Citizen, Father, Leadership, Marketer, Musician

Discovering competence

Most of us have been in situations where we arrive on a scene, especially when joining a new group, and learn that something is going terribly wrong. The Boy Scout group planning an activity is disorganized. The band uniforms to distribute are all in a giant unsorted pile. The last guy wasn’t enforcing the rules so violations are commonplace. The previous leadership didn’t put key systems in place to make it easier to make decisions. So you must decide whether to let it rot, or whether to step forward and exert your will to course correct.

But sometimes, you discover competence. The people in the group you’ve joined have already figured things out. Processes are in place and they work. There are precedences which guide behavior, or a positive culture focused on getting the job done. Inventory is organized; leaders are stepping up, setting examples, and giving direction; exceptions are flagged and handled. Sure there are problems, but they are identified, triaged, and assigned an owner. The primary decision is not whether to help, it’s to decide where and how you can contribute to them moving faster and being more successful.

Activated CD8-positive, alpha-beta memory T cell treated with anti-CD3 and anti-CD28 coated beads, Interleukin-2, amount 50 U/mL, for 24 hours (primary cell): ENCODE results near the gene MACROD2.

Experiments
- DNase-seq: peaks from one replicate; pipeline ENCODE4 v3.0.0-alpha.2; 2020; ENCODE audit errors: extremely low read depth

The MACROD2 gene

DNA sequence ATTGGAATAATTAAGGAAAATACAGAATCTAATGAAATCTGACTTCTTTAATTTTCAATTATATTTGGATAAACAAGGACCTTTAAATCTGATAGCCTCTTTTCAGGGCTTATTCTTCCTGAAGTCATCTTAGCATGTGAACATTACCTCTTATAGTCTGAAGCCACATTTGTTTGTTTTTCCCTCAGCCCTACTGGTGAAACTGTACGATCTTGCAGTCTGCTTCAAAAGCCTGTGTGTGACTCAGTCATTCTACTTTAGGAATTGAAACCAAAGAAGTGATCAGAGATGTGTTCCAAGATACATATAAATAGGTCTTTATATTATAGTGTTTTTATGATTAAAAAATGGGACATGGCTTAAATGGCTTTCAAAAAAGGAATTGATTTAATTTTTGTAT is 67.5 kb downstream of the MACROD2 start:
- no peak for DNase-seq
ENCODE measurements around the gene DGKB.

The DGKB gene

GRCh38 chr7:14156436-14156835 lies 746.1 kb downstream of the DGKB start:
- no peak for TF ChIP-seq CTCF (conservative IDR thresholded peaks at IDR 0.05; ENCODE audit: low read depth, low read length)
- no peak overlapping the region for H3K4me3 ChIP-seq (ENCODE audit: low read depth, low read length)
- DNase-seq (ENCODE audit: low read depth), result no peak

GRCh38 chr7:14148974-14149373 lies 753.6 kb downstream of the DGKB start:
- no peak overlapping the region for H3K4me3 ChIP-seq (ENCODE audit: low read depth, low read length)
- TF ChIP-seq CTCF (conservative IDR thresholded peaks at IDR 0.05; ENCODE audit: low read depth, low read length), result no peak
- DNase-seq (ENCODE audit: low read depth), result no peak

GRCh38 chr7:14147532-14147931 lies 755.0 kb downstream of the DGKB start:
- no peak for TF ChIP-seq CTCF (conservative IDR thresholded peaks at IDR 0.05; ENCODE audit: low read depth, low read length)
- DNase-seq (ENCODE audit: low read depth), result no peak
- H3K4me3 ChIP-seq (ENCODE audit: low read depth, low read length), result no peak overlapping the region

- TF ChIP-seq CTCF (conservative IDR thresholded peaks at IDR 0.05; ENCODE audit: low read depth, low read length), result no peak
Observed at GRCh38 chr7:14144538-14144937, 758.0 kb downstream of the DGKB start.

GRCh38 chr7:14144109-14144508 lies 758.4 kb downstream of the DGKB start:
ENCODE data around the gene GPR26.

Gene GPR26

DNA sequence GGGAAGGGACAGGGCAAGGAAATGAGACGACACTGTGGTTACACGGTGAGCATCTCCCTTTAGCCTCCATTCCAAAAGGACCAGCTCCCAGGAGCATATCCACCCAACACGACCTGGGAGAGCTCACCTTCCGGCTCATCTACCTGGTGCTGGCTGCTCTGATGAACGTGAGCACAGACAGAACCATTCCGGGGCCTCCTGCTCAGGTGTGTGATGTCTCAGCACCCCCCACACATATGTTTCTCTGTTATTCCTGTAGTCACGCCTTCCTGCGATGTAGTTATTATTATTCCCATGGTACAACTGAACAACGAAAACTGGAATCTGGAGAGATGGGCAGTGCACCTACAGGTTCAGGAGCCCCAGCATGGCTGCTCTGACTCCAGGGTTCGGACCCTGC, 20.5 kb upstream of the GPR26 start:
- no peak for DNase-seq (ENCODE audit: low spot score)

Don’t let that joy of discovering competence go unacknowledged. Remind the competent that they’ve come a long way and are doing a great job. Give hearable praise about why what they’re doing is making a difference. Because there’s a good chance they’ve forgotten while they target the blemishes and try to keep the positive energy moving forward.

Husband, Musician

Admiration for amateurs

Sometimes we’ll see a next-door-neighbor type everyman doing something — for their job, as a hobby, in an instructional video  — and think, “That’s easy, I could do that.” Or even, “They’re screwing that up; I’d be much better.” Entire TV series and YouTube channels, from gameshows to reality shows, are partially based on this concept. Can you believe he didn’t solve the puzzle? Why did she make that terrible decision? I wouldn’t screw that up!